230 Salt Point Turnpike (Rte 115)
Poughkeepsie, NY 12603
Phone: 845 473 2525
Dinner Tuesday through Saturday
This restaurant is currently closed.
Poughkeepsie’s le Pavillon first opened its doors in 1980. Its hard to believe, but it has been thirty years. It is named after New York’s le Pavillon, the iconic Manhattan eatery which closed in 1971, credited with introducing fine French dining to the United States after the 1939 World’s Fair. I recall the buzz surrounding the opening at the time (in 1980, not 1939!), although I don’t think the term “buzz” was in vogue back then. The proprietor and chef at the new restaurant was Claude Guermont, who had made his reputation locally as an instructor at the Culinary Institute in Hyde Park. He was leaving the classroom to strike out on his own.
This wine group has collected monthly at le Pavillon for almost twenty years, sharing meals, and stories, really bad jokes, and the contents of their wine cellars. I am fortunate to be asked to join the group on occasion and I do so as often as my schedule permits. Some of these afternoon soirees have turned into most memorable occasions, as Claude’s specially prepared meals are always worth taking an afternoon off for. Ostensibly, the reason for the lunch is to sample the wines selected for the day’s tasting, and the crew that assembles here is unfailingly generous with their cellar offerings. The group’s original focus was on Burgundy, but they frequently venture into new territory. The group consists of eight or ten diners, who are asked to bring one bottle representative of the day’s theme. It could be based on single vintage from a specific region, or as was the case Wednesday, white Burgundies, Premier Cru or better. You could show up with a village wine, but you would not be invited back. Claude is made aware of the wine selections for the day, and prepares a course to match each wine. We will usually end up with eight participants and eight bottles of wine. That sounds like a lot, but spread over four hours it all works out well. Everyone gets four ounces of every wine. I arrived a little early on Wednesday, which gave me an opportunity to catch up with Claude, who met me in the parking lot as I pulled in.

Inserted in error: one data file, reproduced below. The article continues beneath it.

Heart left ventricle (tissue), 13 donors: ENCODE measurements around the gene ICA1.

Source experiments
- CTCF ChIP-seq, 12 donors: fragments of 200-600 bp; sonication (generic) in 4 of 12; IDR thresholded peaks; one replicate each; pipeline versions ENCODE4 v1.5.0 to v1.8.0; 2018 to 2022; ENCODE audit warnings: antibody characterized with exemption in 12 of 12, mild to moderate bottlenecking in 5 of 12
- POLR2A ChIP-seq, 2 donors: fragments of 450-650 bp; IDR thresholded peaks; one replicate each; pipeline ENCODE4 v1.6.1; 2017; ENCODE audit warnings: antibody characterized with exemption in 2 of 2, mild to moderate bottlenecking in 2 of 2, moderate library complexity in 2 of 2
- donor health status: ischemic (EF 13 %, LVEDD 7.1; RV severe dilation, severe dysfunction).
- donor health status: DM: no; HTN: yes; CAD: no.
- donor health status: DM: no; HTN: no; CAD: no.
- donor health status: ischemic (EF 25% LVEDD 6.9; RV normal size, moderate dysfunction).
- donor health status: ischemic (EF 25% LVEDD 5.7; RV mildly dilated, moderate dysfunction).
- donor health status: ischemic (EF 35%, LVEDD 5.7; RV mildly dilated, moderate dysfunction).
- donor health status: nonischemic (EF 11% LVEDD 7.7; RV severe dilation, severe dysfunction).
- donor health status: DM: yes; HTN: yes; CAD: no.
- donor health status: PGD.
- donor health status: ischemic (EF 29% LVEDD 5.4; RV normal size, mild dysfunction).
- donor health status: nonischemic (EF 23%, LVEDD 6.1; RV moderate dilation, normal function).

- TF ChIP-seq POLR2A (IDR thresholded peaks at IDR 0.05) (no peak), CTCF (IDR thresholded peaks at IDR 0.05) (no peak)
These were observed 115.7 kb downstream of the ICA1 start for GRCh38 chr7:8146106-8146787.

We finished with a 97 Bertagna Vougeot Blanc, the oldest wine at the tasting, and a 2002 Louis Latour Corton Charlemagne, a Cote de Beaune Grand Cru. Our main course of roast chicken arrived as we were all nodding, and smiling in agreement, that the Corton Charlemagne was a standout, and well worth waiting for. We were pleasantly surprised that none of the wines – despite, for whites, their advancing age – were corked or past prime. All were most enjoyable and still in good shape. I suspect that none had been stored in back of the bedroom closet. After three decades in the kitchen at